(The orders, although equally useful, cannot offer an equal levy; because this levy is proportioned by wealth, and because the wealth is especially the share of the two extreme orders, agriculture and commerce; whereas honorific distinctions are the main goods possessed by the two orders in the middle, the priesthood and the militia. The latter can hardly, accordingly, offer only a light donation to the homeland, when the former offer the tenth of their harvests, of their exchanges, 35, 49, 63, 77: Adjust, on the contrary, the expenses of the government to the contributions received, and the terrors of the national debt will never disturb your rest.)
That explains the four small pyramids (5 numbers each) of the "Temple of Memphis" (which Hugand also, p. 13, calls "colonnes", columns, of that edifice). They are the noblest members of the four classes, "notables" rather than "nobles", extracted from the four classes themselves. They are the most notable persons, the most distinguished citizens in each class, in four ranks, two crowned and two not. The crowns do not mean that they are sovereigns; that distinction is elsewhere. But they act on the Monarch's behalf; they "determine and balance the needs and resources of the government" (p. 16) The uncrowned ones serve under them and aspire to their position. And since they embody the virtues, "their virtues are their titles" ("ses virtus sont ses titres", p. 17)..

In the "Temple of Memphis" diagram, the large upside down semi-triangle is of course the trumps, 22 of them. Then the four rows on the outside (the "walls" of the edifice, p. 13) are the common people in each class.

What we have is the social structure of ancient Egyptian society, which is an ideal to which the socially concerned people of all nations should aspire. The lack of such a government in France is perhaps why the author calls those represented by the court cards "Notables" rather than "Nobles": the implication is that those who call themselves Nobles in France are often not such.

But more needs to be said about fifth inverted pyramid, the large one in the center, in relation to the Monarch himself. Here is our author (pp. 14-15):

1, 8, 15, Dieu se repose sur le monarque du bonheur de son peuple.

2, 3, 4, 5, 6, 7, Image sensible du Créateur, & son représentant sur la terre, le Monarque doit correspondre à son divin exemplaire; il doit, en quelque sorte, créer un nouvel univers, en procurant à son peuple tous les biens qui sont en son pouvoir.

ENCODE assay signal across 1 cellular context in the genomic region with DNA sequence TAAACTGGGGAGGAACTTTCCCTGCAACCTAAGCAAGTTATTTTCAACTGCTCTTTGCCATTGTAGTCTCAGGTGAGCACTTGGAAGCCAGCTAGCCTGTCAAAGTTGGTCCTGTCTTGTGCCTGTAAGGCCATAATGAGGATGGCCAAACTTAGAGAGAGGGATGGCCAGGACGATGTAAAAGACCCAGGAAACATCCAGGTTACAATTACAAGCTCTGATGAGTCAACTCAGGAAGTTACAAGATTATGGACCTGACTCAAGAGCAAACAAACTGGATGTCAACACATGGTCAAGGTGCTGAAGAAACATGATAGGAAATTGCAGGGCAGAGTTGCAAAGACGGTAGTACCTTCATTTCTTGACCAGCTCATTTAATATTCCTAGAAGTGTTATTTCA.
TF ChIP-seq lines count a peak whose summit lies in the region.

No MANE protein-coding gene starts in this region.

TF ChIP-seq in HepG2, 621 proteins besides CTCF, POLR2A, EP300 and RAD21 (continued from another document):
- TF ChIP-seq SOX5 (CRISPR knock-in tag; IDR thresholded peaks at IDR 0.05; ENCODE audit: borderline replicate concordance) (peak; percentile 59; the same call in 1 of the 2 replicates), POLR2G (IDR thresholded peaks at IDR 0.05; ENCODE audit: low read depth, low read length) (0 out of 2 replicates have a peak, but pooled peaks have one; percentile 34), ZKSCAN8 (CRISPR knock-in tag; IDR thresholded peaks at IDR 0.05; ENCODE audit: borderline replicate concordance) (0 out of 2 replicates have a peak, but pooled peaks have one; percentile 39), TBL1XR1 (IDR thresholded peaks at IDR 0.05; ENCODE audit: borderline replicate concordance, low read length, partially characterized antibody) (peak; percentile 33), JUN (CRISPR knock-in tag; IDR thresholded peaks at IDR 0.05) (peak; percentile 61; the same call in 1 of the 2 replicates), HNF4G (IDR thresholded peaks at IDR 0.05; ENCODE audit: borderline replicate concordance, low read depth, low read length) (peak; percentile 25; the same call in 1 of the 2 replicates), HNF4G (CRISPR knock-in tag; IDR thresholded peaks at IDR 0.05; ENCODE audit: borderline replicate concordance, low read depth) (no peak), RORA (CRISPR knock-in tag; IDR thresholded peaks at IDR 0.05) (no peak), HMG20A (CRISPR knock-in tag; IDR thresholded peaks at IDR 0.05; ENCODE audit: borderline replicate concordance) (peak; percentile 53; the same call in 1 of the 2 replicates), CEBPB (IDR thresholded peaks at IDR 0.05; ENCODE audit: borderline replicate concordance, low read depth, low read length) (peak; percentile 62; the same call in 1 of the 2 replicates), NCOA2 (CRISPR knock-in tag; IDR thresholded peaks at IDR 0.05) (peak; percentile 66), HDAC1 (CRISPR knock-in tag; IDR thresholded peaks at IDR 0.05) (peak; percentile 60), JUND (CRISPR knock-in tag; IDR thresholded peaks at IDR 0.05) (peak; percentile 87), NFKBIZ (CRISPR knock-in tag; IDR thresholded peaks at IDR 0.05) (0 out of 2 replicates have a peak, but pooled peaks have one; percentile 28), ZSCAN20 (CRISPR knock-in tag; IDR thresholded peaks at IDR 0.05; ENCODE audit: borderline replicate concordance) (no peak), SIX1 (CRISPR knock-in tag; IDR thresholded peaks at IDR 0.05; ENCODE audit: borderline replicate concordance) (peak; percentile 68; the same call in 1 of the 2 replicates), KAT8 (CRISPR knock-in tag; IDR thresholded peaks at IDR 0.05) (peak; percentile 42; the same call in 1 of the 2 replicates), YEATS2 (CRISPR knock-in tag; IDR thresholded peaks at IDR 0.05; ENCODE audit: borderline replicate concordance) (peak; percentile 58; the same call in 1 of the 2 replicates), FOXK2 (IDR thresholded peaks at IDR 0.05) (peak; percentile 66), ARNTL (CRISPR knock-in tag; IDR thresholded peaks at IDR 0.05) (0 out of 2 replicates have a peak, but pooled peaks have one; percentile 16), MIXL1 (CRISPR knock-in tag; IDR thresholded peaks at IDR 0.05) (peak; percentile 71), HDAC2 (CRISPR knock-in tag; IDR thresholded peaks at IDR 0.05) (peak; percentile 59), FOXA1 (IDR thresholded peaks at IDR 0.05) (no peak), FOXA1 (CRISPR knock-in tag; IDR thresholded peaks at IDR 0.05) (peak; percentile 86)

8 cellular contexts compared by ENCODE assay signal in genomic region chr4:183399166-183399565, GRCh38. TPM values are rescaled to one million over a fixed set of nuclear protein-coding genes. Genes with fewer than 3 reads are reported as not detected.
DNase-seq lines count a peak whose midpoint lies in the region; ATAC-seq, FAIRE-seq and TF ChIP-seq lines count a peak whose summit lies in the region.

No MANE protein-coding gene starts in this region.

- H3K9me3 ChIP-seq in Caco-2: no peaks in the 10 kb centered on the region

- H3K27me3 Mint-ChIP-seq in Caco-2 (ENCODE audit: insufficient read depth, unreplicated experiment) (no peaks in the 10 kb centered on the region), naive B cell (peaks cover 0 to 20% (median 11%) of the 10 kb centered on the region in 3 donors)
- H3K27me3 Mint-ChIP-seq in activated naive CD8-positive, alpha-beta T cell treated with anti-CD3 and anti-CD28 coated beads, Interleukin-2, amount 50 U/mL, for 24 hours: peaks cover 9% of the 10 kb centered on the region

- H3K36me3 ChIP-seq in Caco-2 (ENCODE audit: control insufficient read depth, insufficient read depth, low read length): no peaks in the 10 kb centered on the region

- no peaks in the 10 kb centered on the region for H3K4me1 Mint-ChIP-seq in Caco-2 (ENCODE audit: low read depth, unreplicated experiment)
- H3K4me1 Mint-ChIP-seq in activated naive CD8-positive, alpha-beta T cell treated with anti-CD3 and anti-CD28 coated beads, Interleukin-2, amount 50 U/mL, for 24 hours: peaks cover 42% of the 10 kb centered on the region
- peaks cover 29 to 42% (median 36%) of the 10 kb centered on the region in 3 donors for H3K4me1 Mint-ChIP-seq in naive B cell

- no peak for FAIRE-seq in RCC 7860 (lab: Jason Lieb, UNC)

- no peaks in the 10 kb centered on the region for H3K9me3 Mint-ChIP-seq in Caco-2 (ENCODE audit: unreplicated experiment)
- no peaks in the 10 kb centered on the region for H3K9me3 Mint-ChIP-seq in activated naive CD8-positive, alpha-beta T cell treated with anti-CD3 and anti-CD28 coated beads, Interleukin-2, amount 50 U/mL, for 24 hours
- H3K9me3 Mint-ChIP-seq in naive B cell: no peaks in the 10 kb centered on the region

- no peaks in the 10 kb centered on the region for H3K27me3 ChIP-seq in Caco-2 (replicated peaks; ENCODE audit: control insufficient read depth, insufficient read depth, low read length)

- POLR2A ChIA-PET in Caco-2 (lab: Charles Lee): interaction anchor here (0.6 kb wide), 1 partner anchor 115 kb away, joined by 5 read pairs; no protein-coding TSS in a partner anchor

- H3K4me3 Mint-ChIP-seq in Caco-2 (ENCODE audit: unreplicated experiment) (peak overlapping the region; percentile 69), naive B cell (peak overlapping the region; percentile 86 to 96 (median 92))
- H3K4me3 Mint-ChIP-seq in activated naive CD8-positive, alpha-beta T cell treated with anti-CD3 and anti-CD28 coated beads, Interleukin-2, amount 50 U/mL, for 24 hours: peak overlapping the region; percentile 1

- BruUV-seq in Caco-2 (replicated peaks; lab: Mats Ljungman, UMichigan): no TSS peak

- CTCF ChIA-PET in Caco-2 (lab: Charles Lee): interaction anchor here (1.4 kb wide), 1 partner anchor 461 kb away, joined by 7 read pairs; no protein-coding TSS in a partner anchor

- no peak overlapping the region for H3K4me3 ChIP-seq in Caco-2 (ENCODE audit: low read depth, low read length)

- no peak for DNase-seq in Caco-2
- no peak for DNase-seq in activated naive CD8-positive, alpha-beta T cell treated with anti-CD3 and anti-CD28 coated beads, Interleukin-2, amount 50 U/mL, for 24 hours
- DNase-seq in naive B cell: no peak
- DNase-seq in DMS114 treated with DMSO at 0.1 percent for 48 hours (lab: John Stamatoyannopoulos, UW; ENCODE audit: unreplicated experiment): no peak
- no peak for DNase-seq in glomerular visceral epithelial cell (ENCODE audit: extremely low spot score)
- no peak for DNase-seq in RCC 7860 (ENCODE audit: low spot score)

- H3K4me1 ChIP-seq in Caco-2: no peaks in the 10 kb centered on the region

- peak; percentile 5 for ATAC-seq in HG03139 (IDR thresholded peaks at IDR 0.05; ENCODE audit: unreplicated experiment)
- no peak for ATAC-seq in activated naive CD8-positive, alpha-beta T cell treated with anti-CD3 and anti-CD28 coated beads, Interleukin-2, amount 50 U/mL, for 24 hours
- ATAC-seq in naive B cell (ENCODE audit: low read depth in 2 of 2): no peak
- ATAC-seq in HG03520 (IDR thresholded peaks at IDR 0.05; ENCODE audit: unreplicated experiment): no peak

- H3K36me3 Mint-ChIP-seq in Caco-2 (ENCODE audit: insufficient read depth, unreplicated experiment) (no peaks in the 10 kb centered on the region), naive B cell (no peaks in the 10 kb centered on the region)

9, 10, 11, 12. La justice, la tempérance, la force & la prudence, vertus départies aux hommes par la munificence d'un Dieu, composent le diadème invisible & sacré qui couronne sa tête auguste.

13, 14, 16, 17. Son peuple multiplié sait sa véritable force; il en est le juge supreme. La vie du dernier des citoyens est sous la protection immédiate du chef. La faulse meurtriere & vengeresse, attend ses ordres pour moissonner les ennemis de son peuple; mais la prudence seule a droit de les dicter.

18, 19, 20, 21. Instituteur de son peuple, il doit en surveiller l'éducation; il peut, il doit punir & récompenser. Arbitre de la paix & de la guerre, ce n'est qu'à l'extrêmité qu'il doit s'y résoudre.

0 -- Cette lame, par ses significations apposées, prévient le monarque, qu'après avoir jugé son peuple pendant son court passage, il en sera lui-même sévèrement jugé; & que, selon qu'il aura bien ou mal usé son pouvoir, il sera l'objet du mépris ou de la vénération de son peuple.

(1, 8, 15, God reposes on the monarch the happiness of his people.

2, 3, 4, 5, 6, 7, The sensible image of the Creator, and his representative on the earth, the Monarch has to correspond to his divine exemplar; he must, in a way, create a new universe, by getting to his people all the goods that are in his power.

9, 10, 11, 12. Justice, temperance, strength and prudence, the virtues allocated to the people by the generosity of a God, compose the invisible and sacred diadem which crowns the august head.

13, 14, 16, 17. His multiplied people know his real strength; he is the supreme judge. The life of the lleast of the citizens is under the immediate protection of their chief. The murderous and vengeful scythe [An old meaning of "faulx" per Wiktionary] awaits its orders to harvest the enemies of his people; but prudence alone is entitled to dictate them.

18, 19, 20, 21. Teacher of his people, he has to watch their education; he can, he must punish and reward. Arbiter of peace and war, it is that in the extremity that he has to be resolute.

0 - this card, by its affixed meanings, warns the monarch, that having judged his people during his short passage, he will be severely judged himself; and that, as he will indeed have well or badly used his(its) power, he will be the object of the contempt or worship of his people.)